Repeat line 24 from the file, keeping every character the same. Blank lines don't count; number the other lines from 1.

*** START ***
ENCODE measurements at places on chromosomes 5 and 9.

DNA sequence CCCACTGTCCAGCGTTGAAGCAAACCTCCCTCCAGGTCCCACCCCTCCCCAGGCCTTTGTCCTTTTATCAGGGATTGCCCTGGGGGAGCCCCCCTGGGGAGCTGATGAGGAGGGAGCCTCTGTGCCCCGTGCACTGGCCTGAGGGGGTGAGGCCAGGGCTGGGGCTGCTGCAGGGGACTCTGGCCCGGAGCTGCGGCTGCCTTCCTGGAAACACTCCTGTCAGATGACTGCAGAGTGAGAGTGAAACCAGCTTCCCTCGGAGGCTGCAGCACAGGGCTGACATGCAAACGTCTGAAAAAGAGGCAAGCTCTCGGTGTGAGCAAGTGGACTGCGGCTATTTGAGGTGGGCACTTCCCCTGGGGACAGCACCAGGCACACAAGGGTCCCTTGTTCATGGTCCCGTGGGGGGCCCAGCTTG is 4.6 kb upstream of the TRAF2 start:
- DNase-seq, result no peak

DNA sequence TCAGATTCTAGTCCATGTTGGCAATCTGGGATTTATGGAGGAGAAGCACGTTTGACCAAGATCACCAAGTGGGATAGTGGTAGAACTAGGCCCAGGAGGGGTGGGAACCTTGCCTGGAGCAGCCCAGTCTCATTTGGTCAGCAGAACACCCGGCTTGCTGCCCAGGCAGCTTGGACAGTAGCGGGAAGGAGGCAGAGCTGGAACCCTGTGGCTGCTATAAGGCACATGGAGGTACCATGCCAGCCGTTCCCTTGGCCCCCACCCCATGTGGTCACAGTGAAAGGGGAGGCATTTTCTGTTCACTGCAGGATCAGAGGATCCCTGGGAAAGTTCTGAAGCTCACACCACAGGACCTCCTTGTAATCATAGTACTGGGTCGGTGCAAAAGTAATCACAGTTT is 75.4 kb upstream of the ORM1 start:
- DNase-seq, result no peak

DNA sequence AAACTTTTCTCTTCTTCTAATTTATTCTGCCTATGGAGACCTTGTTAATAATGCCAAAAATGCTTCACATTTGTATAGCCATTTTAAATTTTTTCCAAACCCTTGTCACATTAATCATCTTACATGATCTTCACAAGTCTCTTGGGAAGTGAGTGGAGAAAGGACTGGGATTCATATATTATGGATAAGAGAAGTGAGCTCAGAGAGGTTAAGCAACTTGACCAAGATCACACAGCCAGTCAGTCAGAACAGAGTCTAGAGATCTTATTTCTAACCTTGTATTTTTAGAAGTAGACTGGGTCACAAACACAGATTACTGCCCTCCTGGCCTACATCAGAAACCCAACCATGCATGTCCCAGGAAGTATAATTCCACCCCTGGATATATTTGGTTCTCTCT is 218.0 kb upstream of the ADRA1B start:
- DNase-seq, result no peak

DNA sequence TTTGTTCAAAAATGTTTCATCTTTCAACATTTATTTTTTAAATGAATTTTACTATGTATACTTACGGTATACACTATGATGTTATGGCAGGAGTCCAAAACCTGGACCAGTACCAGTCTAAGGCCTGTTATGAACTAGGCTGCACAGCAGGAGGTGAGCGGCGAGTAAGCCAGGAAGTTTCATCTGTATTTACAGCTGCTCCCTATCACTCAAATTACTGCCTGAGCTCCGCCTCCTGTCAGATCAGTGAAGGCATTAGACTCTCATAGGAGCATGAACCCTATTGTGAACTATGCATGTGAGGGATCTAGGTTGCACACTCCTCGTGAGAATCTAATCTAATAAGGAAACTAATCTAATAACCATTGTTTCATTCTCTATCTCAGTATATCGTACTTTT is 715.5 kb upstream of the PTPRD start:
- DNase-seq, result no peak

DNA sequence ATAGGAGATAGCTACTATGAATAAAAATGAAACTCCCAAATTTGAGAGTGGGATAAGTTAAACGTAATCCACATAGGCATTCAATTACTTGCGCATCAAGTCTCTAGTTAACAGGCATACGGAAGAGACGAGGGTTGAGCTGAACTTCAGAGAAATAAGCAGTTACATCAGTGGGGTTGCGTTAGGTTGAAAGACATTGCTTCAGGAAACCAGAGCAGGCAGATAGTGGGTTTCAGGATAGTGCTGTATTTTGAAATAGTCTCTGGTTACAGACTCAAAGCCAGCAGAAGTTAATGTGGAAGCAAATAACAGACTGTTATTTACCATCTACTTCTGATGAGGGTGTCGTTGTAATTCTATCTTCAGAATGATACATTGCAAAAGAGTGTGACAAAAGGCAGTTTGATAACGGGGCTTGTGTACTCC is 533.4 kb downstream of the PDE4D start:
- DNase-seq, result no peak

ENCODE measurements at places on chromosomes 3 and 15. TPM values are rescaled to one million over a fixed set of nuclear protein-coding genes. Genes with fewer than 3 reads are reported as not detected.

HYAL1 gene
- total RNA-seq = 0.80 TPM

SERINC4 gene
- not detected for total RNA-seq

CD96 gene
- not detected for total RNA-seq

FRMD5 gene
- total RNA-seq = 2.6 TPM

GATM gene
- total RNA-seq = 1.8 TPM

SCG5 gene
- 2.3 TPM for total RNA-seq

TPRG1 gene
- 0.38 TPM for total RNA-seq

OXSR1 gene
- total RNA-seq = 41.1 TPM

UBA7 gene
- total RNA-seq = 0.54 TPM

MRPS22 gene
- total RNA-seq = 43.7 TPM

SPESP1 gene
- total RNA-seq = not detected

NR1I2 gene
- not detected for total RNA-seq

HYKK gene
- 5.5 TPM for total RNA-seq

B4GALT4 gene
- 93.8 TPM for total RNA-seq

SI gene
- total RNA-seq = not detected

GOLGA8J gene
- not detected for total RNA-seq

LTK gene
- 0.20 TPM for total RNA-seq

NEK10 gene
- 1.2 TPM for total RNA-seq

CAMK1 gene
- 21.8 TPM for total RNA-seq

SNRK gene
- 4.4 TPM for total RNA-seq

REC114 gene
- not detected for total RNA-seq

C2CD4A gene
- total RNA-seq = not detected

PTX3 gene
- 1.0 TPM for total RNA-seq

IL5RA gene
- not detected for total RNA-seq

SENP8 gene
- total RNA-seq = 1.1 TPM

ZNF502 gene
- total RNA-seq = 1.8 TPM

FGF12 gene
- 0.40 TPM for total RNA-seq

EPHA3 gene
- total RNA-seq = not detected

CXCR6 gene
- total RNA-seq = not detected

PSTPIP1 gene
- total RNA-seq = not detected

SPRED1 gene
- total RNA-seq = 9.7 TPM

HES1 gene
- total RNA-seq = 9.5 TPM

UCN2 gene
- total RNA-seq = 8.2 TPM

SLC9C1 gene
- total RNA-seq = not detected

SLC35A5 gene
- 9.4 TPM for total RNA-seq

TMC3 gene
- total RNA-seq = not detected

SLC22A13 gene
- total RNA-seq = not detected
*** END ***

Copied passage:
- 2.3 TPM for total RNA-seq